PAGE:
Drug used in controlling chickens diseases, the withdrawal periods, and the threats of drugs residues in food chain. A review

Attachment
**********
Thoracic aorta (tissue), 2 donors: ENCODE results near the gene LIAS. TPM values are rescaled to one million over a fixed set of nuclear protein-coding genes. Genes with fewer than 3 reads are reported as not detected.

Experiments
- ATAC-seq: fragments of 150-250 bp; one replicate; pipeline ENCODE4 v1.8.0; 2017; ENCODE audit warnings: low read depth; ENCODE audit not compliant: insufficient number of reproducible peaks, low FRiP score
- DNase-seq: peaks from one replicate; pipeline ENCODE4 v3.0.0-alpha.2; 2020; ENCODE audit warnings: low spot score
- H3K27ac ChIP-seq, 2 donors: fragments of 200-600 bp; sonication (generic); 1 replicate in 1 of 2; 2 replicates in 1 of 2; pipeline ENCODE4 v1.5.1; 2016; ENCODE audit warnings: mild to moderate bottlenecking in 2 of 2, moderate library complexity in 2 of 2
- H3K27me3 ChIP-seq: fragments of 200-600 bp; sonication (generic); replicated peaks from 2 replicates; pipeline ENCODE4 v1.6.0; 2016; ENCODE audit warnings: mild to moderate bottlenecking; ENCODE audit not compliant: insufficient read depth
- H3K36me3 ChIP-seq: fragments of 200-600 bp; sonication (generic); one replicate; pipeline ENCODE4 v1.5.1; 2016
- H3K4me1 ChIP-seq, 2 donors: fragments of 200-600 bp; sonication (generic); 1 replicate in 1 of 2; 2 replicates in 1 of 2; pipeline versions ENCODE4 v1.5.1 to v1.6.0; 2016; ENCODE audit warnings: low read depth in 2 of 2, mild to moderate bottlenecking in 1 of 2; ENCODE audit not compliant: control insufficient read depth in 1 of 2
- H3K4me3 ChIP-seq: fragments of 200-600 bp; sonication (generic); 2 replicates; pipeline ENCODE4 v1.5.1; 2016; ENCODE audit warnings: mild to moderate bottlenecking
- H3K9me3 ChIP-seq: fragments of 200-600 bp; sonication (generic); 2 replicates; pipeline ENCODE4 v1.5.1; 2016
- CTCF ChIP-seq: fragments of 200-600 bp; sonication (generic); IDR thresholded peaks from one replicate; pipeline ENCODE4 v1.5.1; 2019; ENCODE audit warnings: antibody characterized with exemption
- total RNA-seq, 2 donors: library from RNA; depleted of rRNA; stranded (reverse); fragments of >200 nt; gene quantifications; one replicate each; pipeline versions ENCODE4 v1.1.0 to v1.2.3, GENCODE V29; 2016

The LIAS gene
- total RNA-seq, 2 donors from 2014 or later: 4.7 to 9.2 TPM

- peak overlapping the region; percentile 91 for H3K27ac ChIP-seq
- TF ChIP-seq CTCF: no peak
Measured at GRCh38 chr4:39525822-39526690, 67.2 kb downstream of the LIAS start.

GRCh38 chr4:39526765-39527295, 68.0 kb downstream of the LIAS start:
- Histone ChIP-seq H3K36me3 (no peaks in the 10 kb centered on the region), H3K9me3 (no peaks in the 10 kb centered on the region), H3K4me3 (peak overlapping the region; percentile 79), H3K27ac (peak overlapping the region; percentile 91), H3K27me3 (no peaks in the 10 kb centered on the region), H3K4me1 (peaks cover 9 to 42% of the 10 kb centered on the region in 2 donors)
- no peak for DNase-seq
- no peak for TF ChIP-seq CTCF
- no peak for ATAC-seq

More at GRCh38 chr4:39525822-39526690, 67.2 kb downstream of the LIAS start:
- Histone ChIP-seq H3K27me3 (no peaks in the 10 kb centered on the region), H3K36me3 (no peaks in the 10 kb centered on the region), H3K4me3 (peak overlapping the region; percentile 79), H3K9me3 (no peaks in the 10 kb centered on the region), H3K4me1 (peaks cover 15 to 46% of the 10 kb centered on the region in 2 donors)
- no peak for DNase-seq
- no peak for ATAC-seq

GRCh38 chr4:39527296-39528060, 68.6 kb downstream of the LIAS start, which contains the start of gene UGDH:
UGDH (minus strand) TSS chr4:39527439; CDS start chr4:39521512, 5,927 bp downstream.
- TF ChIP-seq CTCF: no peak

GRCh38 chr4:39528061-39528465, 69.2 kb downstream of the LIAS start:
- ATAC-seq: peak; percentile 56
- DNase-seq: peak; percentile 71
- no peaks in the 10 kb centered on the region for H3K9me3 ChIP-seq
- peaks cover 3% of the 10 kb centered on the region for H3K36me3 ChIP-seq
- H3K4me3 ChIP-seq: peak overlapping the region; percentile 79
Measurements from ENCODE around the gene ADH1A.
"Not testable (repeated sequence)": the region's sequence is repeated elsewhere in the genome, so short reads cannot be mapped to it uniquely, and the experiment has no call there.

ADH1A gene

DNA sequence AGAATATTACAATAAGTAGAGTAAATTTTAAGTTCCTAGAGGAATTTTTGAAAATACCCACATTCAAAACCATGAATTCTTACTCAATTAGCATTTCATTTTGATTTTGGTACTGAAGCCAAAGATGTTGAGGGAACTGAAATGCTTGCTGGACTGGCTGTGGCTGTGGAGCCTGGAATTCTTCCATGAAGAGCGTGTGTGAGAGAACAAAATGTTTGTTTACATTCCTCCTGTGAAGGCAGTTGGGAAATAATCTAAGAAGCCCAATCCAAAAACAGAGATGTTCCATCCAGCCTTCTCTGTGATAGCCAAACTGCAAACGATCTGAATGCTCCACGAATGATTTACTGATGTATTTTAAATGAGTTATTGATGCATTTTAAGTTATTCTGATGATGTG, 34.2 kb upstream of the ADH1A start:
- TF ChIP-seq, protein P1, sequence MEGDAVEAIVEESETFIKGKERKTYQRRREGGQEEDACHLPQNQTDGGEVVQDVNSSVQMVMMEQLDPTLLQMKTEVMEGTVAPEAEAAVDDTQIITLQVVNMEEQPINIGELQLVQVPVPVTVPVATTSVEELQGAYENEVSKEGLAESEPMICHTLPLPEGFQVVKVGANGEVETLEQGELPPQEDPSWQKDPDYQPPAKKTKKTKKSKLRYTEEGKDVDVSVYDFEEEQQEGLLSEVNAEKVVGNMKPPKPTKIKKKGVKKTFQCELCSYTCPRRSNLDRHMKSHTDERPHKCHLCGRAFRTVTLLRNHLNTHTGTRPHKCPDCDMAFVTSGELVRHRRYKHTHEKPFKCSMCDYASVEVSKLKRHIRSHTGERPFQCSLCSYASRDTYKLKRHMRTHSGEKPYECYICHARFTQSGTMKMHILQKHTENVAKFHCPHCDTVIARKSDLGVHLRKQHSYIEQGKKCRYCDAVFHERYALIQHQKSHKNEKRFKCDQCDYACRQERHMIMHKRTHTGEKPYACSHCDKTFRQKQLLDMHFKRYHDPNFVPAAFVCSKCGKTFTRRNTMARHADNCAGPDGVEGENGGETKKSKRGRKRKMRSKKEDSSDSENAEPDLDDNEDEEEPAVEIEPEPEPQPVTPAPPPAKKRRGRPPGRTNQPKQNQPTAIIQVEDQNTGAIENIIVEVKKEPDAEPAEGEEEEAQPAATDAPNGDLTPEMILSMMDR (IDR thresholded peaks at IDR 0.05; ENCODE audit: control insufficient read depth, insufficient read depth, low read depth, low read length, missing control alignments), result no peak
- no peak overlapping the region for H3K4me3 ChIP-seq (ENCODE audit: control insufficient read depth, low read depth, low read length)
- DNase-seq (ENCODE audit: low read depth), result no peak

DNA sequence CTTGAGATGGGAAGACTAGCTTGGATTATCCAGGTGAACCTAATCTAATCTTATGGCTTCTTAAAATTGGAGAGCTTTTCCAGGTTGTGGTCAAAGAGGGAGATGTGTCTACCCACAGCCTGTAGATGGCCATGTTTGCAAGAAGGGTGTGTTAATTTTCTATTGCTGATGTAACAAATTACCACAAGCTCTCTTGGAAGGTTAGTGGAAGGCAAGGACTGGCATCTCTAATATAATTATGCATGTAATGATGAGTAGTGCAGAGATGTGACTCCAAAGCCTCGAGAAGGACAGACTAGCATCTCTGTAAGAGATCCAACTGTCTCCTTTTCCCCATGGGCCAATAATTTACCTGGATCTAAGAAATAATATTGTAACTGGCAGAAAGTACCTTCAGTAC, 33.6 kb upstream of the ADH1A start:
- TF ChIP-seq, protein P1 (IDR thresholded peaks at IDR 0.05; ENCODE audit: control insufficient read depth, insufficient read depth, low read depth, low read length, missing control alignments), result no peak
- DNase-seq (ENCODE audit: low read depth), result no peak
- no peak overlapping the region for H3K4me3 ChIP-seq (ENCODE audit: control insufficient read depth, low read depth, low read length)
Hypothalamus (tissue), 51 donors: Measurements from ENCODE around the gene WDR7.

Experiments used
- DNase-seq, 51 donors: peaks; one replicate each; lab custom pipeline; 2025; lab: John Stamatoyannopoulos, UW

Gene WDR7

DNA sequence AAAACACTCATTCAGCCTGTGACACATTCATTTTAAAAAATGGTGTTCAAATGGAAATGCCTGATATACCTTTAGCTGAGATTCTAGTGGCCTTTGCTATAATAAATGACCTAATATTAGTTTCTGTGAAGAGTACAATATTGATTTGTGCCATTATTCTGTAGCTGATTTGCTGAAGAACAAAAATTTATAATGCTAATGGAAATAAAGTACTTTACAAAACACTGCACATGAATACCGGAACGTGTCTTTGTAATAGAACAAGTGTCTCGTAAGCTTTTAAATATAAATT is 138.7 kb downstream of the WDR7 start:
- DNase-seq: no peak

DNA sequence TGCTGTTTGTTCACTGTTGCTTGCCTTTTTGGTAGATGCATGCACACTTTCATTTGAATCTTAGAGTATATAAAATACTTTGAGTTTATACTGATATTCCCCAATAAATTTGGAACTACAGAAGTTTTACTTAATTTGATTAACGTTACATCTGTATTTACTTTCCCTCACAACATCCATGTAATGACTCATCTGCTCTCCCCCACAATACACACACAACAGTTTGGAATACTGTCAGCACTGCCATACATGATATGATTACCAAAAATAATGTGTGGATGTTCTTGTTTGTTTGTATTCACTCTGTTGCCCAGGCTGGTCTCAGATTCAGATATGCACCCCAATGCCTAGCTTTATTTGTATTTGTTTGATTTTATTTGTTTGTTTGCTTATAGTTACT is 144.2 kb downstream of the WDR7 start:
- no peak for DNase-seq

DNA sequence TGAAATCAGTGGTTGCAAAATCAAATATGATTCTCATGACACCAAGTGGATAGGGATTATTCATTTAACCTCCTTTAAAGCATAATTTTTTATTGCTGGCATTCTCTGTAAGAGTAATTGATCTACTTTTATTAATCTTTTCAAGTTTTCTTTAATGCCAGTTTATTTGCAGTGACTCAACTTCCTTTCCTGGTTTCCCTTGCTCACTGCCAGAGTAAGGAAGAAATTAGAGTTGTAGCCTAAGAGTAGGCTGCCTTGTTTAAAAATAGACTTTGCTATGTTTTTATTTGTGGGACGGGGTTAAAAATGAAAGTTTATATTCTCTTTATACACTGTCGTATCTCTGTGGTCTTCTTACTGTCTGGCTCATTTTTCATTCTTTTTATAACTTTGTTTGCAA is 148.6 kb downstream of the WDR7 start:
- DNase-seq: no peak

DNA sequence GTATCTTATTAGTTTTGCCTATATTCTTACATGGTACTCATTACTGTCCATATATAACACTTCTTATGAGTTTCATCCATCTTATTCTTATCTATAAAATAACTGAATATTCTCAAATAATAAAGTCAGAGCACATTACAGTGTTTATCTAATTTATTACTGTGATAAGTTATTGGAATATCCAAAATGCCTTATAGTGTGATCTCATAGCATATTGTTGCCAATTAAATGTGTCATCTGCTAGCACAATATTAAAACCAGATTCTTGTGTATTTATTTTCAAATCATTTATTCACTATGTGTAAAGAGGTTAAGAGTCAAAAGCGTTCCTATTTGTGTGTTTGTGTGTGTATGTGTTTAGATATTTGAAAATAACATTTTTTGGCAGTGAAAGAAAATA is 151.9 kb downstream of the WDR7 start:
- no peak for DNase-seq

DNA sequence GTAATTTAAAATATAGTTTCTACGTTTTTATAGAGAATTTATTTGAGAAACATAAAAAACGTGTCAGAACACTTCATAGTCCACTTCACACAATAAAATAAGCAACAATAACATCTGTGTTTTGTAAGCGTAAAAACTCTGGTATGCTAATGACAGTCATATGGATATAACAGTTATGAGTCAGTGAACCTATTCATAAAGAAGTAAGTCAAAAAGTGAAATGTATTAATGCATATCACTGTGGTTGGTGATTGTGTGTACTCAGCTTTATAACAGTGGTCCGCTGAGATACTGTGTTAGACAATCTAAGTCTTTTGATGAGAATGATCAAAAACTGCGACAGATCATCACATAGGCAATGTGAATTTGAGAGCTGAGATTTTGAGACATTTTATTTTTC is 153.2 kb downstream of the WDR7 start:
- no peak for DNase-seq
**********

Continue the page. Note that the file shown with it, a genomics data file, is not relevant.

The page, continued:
Drugs have been used by many farmers for the treatment of most infectious diseases in chicken regardless of their residue effects to human health if proper management has not adhered. This paper focuses on finding out the common chicken diseases, their prevalence, drugs used for treatment, and their residue implication in the chicken products and by-products. A systematic literature-review was used to synthesis the information from soft and hard copy sources of information. In this paper, it was noted that different infectious diseases were affecting chicken in Tanzania and other countries including Newcastle (Prevalence 7-90% per flock), Infectious bursal disease (Prevalence 7-100% per flock), Fowl Cholera (Prevalence 1-60% per flock), and Fowl Typhoid (Prevalence 0-20% per flock). As a remedy, drugs such as Amprolium, oxytetracycline, and sulphanilamide were used for treatment which could prompt antibiotic residues in chicken products and by-products. The antibiotic residue was reported in meat, eggs, liver, and kidneys of the chicken which are considered edible to a human thus posing public health challenges. In this regard, there is a need to create awareness to the farmers on the proper use of the drugs. In this case, the understanding of the withdrawal period for the applied drugs can minimize the risk of drug residues in chicken products
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